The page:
Results: We observed higher sensitivity at earlier stages of the zebrafish embryogenesis and dose-, and radiation type-dependent organ damages macroscopically (e.g. shortening of the body length, spine curvature, microcephaly) and microscopically (marked cellular changes in skin, cardiac, gastrointestinal system) as well. Furthermore, we detected the irradiation-caused overexpression of proinflammatory cytokines (IL-1β, IL-6, NF-κB) in this protocol. Regarding the rat model, we found evidence for acute inflammatory activation in the peripheral circulation, and significant memory deficits and histological damages after irradiation.
        Conclusion: Our vertebrate models proved to be appropriate models for preclinical examinations on different radiation quality, and especially, to test possible protective agents that can theoretically increase the therapeutic index, and provides the prospect of an improved outcome of radiation, and consequently to an improved quality of life of patients who undergo radiotherapy.
        The ELI-ALPS project (GOP-1.1.1-12/B-2012-000, GINOP-2.3.6-15-2015-00001) is supported by the European Union and co-financed by the European Regional Development Fund.

        Speaker: Dr Tunde Tokes (ELI-ALPS, ELI-HU Non-Profit Ltd., Szeged, Hungary)
      • 12:05
        High peak power lasers and their medical applications 20m

        The field of high peak power lasers have seen considerable developments over the past years. Several lasers delivering more than 1 PetaWatt peak power at significant pulse rates have become available and there are several 10 PW lasers in construction worldwide.
        In addition to the improvement of performance (higher peak power, shorter pulse duration, higher repetition rate), there are also tremendous evolutions in the ease of use of such lasers which are more compact and more reliable.
        In parallel significant research results have confirmed the emergence of new acceleration schemes for electrons, protons and ions such as laser wakefield acceleration and target normal sheath acceleration which may in turn generate medical applications like protontherapy.
        High intensity lasers allow also the generation of X-rays which can be used for example in medical imagery.
        We present the recent evolutions of laser technology which will generate in the near future new medical applications of high peak power lasers.

        Speaker: Dr Christophe Simon-Boisson (Thales Optronique SAS)
    • 12:25 12:45
      Medical practitioners
      • 12:25
        Lasers in ophtalmology - a physician story for the physicist - 20m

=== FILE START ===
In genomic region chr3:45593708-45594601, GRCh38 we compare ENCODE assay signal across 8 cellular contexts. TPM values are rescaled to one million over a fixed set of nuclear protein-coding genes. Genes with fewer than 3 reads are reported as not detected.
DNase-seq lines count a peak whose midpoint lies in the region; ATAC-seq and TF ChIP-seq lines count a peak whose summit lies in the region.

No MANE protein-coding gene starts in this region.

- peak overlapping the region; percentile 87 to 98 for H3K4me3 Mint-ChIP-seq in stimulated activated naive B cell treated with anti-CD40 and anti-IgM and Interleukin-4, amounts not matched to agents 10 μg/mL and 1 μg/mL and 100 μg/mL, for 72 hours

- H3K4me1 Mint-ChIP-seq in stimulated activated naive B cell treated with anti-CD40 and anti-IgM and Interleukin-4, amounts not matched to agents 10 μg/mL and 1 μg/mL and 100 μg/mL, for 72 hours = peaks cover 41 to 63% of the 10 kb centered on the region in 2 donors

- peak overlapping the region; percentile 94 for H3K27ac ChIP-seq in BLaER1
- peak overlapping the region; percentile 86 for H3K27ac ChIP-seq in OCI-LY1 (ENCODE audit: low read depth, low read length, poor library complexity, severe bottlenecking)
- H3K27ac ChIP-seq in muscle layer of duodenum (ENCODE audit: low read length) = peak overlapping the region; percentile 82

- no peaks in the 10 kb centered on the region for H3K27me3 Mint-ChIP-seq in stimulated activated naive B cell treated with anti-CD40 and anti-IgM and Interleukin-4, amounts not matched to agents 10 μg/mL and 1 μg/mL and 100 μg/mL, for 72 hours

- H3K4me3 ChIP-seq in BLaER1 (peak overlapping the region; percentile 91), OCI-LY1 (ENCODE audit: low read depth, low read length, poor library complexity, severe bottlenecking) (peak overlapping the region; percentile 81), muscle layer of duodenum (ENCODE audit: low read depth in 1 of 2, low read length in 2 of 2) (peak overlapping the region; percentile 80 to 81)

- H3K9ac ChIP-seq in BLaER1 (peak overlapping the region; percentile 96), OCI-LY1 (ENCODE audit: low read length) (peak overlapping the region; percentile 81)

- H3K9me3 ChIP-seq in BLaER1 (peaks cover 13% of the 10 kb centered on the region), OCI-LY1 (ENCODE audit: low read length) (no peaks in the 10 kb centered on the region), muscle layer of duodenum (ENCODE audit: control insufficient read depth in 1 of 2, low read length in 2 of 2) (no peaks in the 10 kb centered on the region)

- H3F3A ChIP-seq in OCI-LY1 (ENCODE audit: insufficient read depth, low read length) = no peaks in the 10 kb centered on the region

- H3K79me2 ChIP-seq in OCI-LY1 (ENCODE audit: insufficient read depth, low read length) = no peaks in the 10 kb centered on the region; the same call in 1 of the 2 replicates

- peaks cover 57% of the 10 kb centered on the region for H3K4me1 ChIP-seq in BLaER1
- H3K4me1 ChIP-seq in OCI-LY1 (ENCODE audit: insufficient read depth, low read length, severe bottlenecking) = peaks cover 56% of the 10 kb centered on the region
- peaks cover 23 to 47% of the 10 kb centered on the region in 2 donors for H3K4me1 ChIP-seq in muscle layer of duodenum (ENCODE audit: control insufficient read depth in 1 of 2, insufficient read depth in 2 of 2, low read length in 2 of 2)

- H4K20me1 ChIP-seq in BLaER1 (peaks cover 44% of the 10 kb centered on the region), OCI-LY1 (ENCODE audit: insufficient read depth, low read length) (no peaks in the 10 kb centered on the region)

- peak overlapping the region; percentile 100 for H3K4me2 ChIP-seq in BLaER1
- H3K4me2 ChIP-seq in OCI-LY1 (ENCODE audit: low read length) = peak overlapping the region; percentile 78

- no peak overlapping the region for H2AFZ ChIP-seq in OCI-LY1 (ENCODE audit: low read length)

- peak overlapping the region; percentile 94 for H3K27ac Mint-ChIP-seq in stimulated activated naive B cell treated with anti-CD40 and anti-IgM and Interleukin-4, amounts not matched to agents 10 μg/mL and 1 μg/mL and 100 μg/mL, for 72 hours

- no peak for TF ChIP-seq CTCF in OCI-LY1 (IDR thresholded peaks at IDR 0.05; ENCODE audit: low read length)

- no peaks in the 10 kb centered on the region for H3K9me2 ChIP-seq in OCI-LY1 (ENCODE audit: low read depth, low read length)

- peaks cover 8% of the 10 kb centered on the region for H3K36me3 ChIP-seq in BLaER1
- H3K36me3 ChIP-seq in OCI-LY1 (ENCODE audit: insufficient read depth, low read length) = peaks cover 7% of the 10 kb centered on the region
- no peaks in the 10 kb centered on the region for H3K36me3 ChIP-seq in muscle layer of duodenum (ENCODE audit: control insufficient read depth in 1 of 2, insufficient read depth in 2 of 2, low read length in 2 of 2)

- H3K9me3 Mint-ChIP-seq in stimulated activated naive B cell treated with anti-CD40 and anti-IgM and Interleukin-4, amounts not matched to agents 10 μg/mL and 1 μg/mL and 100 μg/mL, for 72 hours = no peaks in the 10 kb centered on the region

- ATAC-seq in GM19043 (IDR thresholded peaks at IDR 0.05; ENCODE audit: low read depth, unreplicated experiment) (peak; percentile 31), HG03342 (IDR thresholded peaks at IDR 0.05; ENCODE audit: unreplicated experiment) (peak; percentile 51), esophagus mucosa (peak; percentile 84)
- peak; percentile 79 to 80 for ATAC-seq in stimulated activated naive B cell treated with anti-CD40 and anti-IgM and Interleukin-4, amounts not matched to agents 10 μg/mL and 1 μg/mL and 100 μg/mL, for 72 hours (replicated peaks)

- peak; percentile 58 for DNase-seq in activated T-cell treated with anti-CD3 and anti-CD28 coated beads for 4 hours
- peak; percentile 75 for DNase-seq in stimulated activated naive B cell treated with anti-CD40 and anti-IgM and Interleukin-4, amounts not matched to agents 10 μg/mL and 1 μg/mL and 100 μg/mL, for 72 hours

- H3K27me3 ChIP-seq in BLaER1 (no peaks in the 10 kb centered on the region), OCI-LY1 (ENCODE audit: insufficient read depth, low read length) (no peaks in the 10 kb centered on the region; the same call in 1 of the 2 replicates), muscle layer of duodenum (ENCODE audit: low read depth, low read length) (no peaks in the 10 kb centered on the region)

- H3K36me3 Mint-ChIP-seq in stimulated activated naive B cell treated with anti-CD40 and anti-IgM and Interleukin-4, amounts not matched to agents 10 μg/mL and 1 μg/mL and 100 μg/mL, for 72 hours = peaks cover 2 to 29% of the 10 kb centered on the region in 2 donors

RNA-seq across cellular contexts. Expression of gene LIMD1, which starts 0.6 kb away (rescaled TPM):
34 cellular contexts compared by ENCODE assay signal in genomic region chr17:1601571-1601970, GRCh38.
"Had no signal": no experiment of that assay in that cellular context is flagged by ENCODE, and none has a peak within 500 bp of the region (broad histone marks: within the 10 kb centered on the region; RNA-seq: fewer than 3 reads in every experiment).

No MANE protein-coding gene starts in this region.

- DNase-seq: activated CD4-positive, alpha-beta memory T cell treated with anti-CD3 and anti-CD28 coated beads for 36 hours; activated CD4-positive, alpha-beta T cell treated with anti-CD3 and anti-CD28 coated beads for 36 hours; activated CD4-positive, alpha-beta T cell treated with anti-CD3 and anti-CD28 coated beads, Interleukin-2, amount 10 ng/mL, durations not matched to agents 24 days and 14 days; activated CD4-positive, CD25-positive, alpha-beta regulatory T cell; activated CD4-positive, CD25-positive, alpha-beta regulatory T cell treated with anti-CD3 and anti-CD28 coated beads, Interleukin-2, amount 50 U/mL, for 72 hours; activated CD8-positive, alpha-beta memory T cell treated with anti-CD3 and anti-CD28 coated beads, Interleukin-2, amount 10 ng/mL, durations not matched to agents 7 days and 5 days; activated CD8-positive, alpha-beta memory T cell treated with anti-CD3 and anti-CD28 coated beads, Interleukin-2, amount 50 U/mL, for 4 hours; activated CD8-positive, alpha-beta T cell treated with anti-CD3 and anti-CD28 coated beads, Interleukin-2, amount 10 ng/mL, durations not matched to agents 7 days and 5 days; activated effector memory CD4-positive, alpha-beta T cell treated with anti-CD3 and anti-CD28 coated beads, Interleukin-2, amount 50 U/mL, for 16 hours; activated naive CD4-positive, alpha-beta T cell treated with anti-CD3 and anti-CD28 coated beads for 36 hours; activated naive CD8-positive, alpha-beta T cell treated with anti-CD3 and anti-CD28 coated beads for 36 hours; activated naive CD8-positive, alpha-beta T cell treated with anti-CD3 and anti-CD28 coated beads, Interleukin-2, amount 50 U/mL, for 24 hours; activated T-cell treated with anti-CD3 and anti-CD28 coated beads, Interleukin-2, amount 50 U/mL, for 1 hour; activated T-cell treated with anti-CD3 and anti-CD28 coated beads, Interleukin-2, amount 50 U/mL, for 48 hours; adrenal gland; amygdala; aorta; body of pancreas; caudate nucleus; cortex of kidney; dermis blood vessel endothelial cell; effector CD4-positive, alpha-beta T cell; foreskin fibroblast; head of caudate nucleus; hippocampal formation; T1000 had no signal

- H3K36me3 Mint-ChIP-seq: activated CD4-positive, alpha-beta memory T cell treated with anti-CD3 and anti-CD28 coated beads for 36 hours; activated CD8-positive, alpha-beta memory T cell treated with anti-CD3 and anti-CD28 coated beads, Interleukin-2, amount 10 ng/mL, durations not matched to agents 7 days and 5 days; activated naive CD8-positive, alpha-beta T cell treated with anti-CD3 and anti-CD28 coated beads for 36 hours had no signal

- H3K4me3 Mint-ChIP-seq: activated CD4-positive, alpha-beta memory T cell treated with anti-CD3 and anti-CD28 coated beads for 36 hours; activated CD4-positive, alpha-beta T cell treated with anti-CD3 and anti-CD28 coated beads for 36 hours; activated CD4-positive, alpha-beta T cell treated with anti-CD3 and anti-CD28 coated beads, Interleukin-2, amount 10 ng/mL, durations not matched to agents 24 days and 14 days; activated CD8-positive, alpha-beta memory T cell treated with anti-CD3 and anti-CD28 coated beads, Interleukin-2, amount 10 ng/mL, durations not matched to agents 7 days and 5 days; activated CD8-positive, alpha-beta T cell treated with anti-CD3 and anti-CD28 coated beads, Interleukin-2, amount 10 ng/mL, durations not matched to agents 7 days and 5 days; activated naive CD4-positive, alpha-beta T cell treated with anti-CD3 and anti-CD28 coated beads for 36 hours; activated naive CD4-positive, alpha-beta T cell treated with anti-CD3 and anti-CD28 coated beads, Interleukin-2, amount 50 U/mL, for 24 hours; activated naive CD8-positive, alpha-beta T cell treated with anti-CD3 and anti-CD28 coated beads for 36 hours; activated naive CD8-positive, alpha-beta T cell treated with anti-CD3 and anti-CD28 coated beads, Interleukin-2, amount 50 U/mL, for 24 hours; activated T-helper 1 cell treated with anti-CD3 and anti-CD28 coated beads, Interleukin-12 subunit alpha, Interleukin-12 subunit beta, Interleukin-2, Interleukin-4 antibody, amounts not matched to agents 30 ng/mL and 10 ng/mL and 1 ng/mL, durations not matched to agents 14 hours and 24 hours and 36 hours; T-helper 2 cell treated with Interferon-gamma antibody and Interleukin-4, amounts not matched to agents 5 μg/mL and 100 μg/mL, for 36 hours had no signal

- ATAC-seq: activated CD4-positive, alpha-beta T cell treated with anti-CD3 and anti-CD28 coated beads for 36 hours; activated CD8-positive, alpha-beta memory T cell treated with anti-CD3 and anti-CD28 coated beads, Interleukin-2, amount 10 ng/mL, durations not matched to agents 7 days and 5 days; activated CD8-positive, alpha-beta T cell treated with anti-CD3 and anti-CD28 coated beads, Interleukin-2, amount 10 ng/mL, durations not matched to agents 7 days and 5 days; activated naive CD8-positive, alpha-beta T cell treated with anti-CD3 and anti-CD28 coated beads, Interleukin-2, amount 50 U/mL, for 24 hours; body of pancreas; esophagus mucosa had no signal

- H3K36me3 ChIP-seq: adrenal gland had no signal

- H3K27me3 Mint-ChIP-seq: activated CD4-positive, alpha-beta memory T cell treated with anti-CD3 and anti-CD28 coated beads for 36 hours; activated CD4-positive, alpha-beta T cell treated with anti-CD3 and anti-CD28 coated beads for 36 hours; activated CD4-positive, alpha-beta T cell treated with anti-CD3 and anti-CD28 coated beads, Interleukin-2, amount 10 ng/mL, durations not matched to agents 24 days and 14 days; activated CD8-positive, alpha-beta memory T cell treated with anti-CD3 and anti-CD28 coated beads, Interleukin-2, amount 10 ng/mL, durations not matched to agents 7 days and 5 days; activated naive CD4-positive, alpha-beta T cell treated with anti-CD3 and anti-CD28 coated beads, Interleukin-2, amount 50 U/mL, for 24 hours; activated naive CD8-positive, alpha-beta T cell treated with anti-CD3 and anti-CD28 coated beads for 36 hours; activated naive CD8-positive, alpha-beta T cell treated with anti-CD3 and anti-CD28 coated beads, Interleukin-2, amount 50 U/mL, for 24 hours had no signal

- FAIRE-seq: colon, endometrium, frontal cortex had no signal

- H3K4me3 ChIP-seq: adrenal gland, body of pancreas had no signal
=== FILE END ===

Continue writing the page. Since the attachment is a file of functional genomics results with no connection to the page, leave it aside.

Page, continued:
The aim of the presentation is to describe actual lasers applications in ophtalmology, for therapy and diagnostic. Different eye diseases are explained physipatologically and therefore the use of lasers based on their specific laser-tissue interaction. The goal is for the audience to have an idea about the importance of lasers for our vision.

        Speaker: Dr Sergiu Malis (Emergency Eye Hospital Bucharest)
    • 12:45 14:00
      LUNCH 1h 15m
    • 14:00 16:45
      Round Table "Innovation and Technological transfer : from science to the medical industry"
      Convener: Federico CANOVA
      • 14:00
        ELAP: the Extreme Light Applications Park of the ELI-NP facility 2h 45m

        Contributors: Federico CANOVA, Gerard MOUROU, Toshiki TAJIMA, Catherine SARRAZIN, Daniela PROFIT, Victor VADANEAUX, Andrei DOROBANTU, Nicolae Victor ZAMFIR

        ELAP is the Extreme Light Applications Park of the ELI-NP facility in Magurele (RO).
        The Extreme Light physics is a novel approach to laser-matter interaction, made possible by the groundbreaking works of Prof T. Tajima (UCI, CA, USA) and Prof. G. Mourou (IZEST-Ecole Polytechnique, FR). The unique characteristic of the extreme light laser is to produce enormous amounts of energy and pressure; enough to rip matter apart, releasing sub-atomic particles such as protons, moving close to the speed of light. The core activities of ELAP are based on the breakthroughs in the field of the nuclear physics made possible by extreme light, especially in the field of nuclear medicine, but also to other real life applications like nuclear waste disposal.
        Since the preparation of the ELI-NP white book, the project team identified the need of an application park to transform the scientific results into real-life applications. ELAP is the natural outcome of such an ambitious and unique project. The present project for an Extreme Light Applications Park was defined by the brainstorming activity of the IZEST laboratory team (Ecole Polytechnique, France) and the ELI-NP (Magurele, Romania) scientific team.
        ELAP answers, on the short term, to the need of building applications on the scientific novelties discovered at the ELI-NP facility. On the long term, the creation of an innovation activity in the environment of Magurele will represent a unique advantage for the development of the ELI-NP project and of Romania in general.

        Speakers: Catherine Sarrazin, Mrs Daniela PROFIT (Amplitude Technologies), Federico Canova, Prof. Gérard MOUROU (IZEST - Ecole Polytechnique), Ion Andrei Dorobantu (IFIN-HH Bucharest (RO)), Toshiki Tajima (IZEST), Mr Victor VADANEAUX (Centerra), victor zamfir (National Institute of Physics and Nuclear Engineering)
    • 16:45 17:00
      Wrap-up / Conclusions 15m